One of the largest U.S. defense contractors has agreed to pay more than $1.6 million to settle charges of booking millions of dollars in improper revenue that allowed some executives to “barely satisfy” targets for incentive bonuses, the SEC said on Wednesday.
L3 Technologies is accused of improperly recording $17.9 million in revenue from a contract with the U.S. Army. In 2013, while under contract with the Army, L3 found it had performed work that it had not been paid for. A senior finance official ordered 69 invoices be generated, even though there was never any agreement with the Army on payment for the work, the SEC said. The invoices were never delivered, but L3 recorded the revenue anyway.
“Because of that revenue, employees [in L3’s Army Sustainment Division] barely satisfied an internal target for management incentive bonuses,” the SEC said.
L3 is also accused of failing to maintain adequate internal controls after employees immediately reported their concerns to the company’s ethics board. The subsequent ethics review, however, failed to uncover the misconduct. Company investigators were unable to fully “understand the billing process,” according to the complaint.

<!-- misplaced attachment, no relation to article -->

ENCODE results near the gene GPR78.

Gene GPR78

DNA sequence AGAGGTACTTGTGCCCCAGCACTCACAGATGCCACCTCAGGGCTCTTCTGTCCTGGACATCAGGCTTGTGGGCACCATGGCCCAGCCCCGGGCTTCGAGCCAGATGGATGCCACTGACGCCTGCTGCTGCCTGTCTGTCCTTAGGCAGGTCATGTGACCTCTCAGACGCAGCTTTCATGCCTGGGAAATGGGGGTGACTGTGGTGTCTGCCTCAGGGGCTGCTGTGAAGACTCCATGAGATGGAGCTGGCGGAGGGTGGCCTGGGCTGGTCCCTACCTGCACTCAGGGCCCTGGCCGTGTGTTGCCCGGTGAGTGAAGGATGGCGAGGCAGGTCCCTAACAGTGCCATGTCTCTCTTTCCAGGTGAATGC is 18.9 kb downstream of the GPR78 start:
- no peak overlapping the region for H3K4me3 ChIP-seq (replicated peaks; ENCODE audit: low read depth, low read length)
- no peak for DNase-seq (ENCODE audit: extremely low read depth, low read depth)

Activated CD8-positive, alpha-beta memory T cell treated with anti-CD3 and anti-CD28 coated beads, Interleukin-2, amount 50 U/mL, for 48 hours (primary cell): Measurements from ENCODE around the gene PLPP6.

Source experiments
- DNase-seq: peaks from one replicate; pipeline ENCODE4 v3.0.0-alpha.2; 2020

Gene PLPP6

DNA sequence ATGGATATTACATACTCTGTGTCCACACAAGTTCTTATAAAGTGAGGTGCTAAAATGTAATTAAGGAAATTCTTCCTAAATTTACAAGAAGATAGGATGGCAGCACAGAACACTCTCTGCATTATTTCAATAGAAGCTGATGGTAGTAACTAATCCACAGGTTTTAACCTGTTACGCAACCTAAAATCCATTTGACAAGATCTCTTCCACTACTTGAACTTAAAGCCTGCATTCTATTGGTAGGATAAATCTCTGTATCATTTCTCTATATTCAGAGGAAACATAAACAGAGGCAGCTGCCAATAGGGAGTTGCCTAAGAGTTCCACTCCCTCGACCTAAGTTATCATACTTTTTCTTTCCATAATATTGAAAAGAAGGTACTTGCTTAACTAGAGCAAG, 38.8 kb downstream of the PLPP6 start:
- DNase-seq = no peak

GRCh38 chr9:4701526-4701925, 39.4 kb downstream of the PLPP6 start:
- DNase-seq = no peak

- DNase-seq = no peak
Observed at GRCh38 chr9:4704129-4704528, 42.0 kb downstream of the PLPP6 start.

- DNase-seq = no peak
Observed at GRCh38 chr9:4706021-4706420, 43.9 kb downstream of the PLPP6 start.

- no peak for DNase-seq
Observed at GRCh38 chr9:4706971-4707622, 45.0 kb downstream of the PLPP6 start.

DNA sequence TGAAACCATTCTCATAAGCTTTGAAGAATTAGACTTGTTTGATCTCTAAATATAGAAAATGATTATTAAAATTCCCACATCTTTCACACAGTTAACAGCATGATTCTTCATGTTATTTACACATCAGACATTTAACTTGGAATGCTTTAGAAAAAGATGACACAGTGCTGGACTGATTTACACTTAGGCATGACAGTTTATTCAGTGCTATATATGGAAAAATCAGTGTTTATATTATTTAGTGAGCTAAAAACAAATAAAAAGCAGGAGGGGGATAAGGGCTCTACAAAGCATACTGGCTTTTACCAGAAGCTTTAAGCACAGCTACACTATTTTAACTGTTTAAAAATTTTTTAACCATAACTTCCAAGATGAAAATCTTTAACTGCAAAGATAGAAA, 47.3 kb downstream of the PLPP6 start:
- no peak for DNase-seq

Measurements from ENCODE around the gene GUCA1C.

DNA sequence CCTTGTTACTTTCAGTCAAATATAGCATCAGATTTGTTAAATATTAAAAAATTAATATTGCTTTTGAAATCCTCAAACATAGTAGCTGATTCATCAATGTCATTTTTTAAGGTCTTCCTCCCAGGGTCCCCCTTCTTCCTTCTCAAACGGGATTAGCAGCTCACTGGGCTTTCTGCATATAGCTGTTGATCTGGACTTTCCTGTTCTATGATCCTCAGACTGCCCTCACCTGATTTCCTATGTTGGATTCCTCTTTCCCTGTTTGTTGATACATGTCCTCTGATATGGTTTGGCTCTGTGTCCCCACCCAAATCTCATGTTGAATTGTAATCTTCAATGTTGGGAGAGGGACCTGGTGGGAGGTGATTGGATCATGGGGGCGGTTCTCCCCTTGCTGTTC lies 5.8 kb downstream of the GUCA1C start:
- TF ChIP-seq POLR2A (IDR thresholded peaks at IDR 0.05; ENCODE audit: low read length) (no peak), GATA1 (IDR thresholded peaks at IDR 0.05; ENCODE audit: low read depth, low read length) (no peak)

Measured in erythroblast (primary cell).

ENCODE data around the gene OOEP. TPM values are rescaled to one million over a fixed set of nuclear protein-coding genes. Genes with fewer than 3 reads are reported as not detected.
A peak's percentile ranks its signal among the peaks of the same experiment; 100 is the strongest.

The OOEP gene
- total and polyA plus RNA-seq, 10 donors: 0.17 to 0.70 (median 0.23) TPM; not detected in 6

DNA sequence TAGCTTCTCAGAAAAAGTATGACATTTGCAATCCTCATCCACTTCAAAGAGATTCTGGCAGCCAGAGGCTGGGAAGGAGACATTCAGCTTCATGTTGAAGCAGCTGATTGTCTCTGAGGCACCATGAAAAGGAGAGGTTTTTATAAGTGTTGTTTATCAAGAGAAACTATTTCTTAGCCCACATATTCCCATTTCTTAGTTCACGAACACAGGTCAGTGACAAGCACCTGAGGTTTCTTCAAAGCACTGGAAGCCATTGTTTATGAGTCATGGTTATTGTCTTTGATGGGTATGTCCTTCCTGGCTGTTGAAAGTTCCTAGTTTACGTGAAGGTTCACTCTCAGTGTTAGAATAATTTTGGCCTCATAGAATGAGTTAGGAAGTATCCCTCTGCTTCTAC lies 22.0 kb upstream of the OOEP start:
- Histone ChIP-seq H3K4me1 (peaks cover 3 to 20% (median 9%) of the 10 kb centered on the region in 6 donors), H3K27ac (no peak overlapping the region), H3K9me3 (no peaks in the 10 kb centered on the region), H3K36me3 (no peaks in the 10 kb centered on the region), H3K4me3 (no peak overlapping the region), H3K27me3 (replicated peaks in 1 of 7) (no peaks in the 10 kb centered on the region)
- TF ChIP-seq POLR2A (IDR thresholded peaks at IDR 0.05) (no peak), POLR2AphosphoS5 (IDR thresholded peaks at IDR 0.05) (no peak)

The ethics board concluded there was no improper revenue recognition and the issue was not elevated to the company’s audit committee. But, after an external investigation in October 2014, L3 accepted that material weaknesses existed in its internal controls and revised its financial statements from 2011 to 2014.
“Adequate internal accounting controls function as a critical safeguard against this type of improper revenue recognition… ” said Andrew Calamari, director of the SEC’s New York office. “L3 failed to have such controls in place, which rendered inaccurate its books and records.”
The SEC investigation uncovered additional accounting errors, which when combined with the 69 undelivered invoices, overstated the company’s pre-tax income by $169 million.
L3 Technologies has neither admitted nor denied the findings.
A former contractor, Robert A. Martin, who filed a whistleblower complaint exposing a related case in 2014, received almost $800,000 as an award, the SEC said.
L3 Technologies, formerly known as L-3 Communications Corp., settled multiple charges with federal regulators in 2015, including a $25.6 million dollar penalty for selling defective weapon sights and a $4.6 million settlement for inflating labor hours it charged to the government.